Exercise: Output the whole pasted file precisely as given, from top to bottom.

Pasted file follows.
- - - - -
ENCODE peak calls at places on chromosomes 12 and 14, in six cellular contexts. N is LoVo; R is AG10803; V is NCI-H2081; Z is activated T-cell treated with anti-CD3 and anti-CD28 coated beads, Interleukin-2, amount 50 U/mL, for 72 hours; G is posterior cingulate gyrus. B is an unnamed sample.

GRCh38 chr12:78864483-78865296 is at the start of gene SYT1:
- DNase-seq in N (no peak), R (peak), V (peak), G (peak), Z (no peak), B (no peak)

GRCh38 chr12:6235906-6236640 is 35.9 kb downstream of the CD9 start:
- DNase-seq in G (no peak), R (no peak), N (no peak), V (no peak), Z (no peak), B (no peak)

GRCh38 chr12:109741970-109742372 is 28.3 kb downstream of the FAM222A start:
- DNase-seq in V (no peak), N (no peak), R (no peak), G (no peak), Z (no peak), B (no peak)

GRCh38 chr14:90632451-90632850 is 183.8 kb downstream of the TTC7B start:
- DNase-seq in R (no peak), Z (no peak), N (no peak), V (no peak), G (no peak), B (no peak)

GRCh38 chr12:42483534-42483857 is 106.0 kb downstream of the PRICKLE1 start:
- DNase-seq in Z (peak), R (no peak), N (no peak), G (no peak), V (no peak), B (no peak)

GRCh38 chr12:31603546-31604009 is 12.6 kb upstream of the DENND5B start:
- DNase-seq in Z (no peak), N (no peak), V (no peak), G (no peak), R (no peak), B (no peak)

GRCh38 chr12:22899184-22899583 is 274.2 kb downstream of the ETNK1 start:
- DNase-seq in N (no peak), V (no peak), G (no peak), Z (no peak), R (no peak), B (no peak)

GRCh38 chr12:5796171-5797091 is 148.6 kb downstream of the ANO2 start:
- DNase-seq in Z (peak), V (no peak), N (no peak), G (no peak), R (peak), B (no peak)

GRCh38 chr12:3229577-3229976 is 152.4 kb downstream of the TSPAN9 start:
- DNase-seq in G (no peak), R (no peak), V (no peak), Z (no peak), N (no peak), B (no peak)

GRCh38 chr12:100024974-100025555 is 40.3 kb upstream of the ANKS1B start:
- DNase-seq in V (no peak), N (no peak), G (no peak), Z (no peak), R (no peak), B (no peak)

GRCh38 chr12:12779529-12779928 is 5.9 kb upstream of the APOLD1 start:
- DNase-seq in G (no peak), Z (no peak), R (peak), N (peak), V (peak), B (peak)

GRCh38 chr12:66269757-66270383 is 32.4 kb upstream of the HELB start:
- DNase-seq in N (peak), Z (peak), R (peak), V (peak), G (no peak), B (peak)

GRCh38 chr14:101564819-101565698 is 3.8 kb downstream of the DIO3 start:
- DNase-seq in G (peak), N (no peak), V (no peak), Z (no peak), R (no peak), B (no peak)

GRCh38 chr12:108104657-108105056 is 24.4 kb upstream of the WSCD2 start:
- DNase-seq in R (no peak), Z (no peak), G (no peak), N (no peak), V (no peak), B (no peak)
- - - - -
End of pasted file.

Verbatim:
ENCODE peak calls at places on chromosomes 12 and 14, in six cellular contexts. N is LoVo; R is AG10803; V is NCI-H2081; Z is activated T-cell treated with anti-CD3 and anti-CD28 coated beads, Interleukin-2, amount 50 U/mL, for 72 hours; G is posterior cingulate gyrus. B is an unnamed sample.

GRCh38 chr12:78864483-78865296 is at the start of gene SYT1:
- DNase-seq in N (no peak), R (peak), V (peak), G (peak), Z (no peak), B (no peak)

GRCh38 chr12:6235906-6236640 is 35.9 kb downstream of the CD9 start:
- DNase-seq in G (no peak), R (no peak), N (no peak), V (no peak), Z (no peak), B (no peak)

GRCh38 chr12:109741970-109742372 is 28.3 kb downstream of the FAM222A start:
- DNase-seq in V (no peak), N (no peak), R (no peak), G (no peak), Z (no peak), B (no peak)

GRCh38 chr14:90632451-90632850 is 183.8 kb downstream of the TTC7B start:
- DNase-seq in R (no peak), Z (no peak), N (no peak), V (no peak), G (no peak), B (no peak)

GRCh38 chr12:42483534-42483857 is 106.0 kb downstream of the PRICKLE1 start:
- DNase-seq in Z (peak), R (no peak), N (no peak), G (no peak), V (no peak), B (no peak)

GRCh38 chr12:31603546-31604009 is 12.6 kb upstream of the DENND5B start:
- DNase-seq in Z (no peak), N (no peak), V (no peak), G (no peak), R (no peak), B (no peak)

GRCh38 chr12:22899184-22899583 is 274.2 kb downstream of the ETNK1 start:
- DNase-seq in N (no peak), V (no peak), G (no peak), Z (no peak), R (no peak), B (no peak)

GRCh38 chr12:5796171-5797091 is 148.6 kb downstream of the ANO2 start:
- DNase-seq in Z (peak), V (no peak), N (no peak), G (no peak), R (peak), B (no peak)

GRCh38 chr12:3229577-3229976 is 152.4 kb downstream of the TSPAN9 start:
- DNase-seq in G (no peak), R (no peak), V (no peak), Z (no peak), N (no peak), B (no peak)

GRCh38 chr12:100024974-100025555 is 40.3 kb upstream of the ANKS1B start:
- DNase-seq in V (no peak), N (no peak), G (no peak), Z (no peak), R (no peak), B (no peak)

GRCh38 chr12:12779529-12779928 is 5.9 kb upstream of the APOLD1 start:
- DNase-seq in G (no peak), Z (no peak), R (peak), N (peak), V (peak), B (peak)

GRCh38 chr12:66269757-66270383 is 32.4 kb upstream of the HELB start:
- DNase-seq in N (peak), Z (peak), R (peak), V (peak), G (no peak), B (peak)

GRCh38 chr14:101564819-101565698 is 3.8 kb downstream of the DIO3 start:
- DNase-seq in G (peak), N (no peak), V (no peak), Z (no peak), R (no peak), B (no peak)

GRCh38 chr12:108104657-108105056 is 24.4 kb upstream of the WSCD2 start:
- DNase-seq in R (no peak), Z (no peak), G (no peak), N (no peak), V (no peak), B (no peak)